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Is Your Site ADA Compliant?

By Shane Jester, Central Web Support

Do you maintain an official Website at the University? If so, did you know that state Websites are required to be ADA compliant? Do you even know what ADA compliant means?

ADA Basics

The Americans With Disabilities Act (ADA) basically states that those people with either physical or mental handicaps shall not be discriminated against in cases where it is possible to avoid such discrimination.  Because the internet is such a visual experience, it is easy to forget that not everyone can see it. That does not mean that these same people cannot participate and benefit from the internet. There are several "text-to-speech" computer software packages that will translate information on a computer to speech, allowing a person with a visual impairment to hear the content of your Website. However, there are a few things which you as a Web developer must do in order to make this possible.

Making your Website ADA Compliant

  1. If you develop a Website with cutting-edge technology, make sure it is readable by the text-to-speech readers and if it is not, then provided an alternate Web page that is readable. The Web is always changing and new technologies are coming forth every day. However, the software which translates these technologies is not always capable of doing so immediately.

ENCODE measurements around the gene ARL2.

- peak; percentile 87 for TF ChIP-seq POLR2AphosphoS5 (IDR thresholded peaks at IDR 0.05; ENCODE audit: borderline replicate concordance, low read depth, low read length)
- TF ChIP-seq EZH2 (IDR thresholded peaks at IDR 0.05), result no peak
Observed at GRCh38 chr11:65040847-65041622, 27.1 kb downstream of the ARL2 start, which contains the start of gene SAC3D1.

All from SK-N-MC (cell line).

2. Remember that a graphic is not something a speech reader can translate. If you use a graphic to display any meaning at all, then place a description of the graphic in the ALT TAG.  This can be done in Microsoft FrontPage by selecting the picture properties and placing the descriptive text in the "Alternative representation Textbox". The speech reader will then read that text when the graphic is selected. 

  3. Avoid the use of frames whenever possible. Although frames can give a very complex Website better navigation features when used properly, they are often unreadable by speech readers. Usually, only one of the frame windows is translated by the software which makes the Website appear incomplete.

Test it out

These are just three of the major pitfalls that have the ability to make a Website ADA non-compliant.  However, these are also the most common reasons that sites fall in the non-compliant category. The way to be sure if your site is ADA compliant is to test it using "text-to-speech" software. If you do not have the money to purchase the software, there are packages installed in the Adaptive Computer Lab located in Chilton Hall room 116. If you have a valid Student or Faculty/Staff ID you can use the computers to test your Website. Whether it is your personal Web page or an official UNT Website, you should always make sure that you can have as many viewers as possible.